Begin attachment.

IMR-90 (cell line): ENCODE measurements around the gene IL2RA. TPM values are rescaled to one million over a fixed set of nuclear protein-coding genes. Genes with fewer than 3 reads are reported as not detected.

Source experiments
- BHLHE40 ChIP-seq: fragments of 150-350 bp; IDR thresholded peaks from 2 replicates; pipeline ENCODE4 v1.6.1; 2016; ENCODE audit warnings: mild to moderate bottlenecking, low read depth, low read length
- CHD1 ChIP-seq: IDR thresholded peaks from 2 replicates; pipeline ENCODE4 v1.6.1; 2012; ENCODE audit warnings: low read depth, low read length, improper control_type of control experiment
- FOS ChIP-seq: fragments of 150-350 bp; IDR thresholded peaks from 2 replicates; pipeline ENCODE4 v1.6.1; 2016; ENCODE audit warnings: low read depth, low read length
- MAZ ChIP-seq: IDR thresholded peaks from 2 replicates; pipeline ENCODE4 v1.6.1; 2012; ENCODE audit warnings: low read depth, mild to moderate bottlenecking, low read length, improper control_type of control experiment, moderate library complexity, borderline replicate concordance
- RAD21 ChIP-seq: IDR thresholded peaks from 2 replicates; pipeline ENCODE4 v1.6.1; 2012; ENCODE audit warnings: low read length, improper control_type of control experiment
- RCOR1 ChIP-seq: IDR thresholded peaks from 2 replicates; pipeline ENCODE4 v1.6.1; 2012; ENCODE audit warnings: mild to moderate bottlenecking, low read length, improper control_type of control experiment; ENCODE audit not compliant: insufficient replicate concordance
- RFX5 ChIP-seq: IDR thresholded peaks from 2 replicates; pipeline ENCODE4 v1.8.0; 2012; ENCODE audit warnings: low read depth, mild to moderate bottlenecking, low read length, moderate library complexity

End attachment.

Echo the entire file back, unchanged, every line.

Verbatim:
IMR-90 (cell line): ENCODE measurements around the gene IL2RA. TPM values are rescaled to one million over a fixed set of nuclear protein-coding genes. Genes with fewer than 3 reads are reported as not detected.

Source experiments
- BHLHE40 ChIP-seq: fragments of 150-350 bp; IDR thresholded peaks from 2 replicates; pipeline ENCODE4 v1.6.1; 2016; ENCODE audit warnings: mild to moderate bottlenecking, low read depth, low read length
- CHD1 ChIP-seq: IDR thresholded peaks from 2 replicates; pipeline ENCODE4 v1.6.1; 2012; ENCODE audit warnings: low read depth, low read length, improper control_type of control experiment
- FOS ChIP-seq: fragments of 150-350 bp; IDR thresholded peaks from 2 replicates; pipeline ENCODE4 v1.6.1; 2016; ENCODE audit warnings: low read depth, low read length
- MAZ ChIP-seq: IDR thresholded peaks from 2 replicates; pipeline ENCODE4 v1.6.1; 2012; ENCODE audit warnings: low read depth, mild to moderate bottlenecking, low read length, improper control_type of control experiment, moderate library complexity, borderline replicate concordance
- RAD21 ChIP-seq: IDR thresholded peaks from 2 replicates; pipeline ENCODE4 v1.6.1; 2012; ENCODE audit warnings: low read length, improper control_type of control experiment
- RCOR1 ChIP-seq: IDR thresholded peaks from 2 replicates; pipeline ENCODE4 v1.6.1; 2012; ENCODE audit warnings: mild to moderate bottlenecking, low read length, improper control_type of control experiment; ENCODE audit not compliant: insufficient replicate concordance
- RFX5 ChIP-seq: IDR thresholded peaks from 2 replicates; pipeline ENCODE4 v1.8.0; 2012; ENCODE audit warnings: low read depth, mild to moderate bottlenecking, low read length, moderate library complexity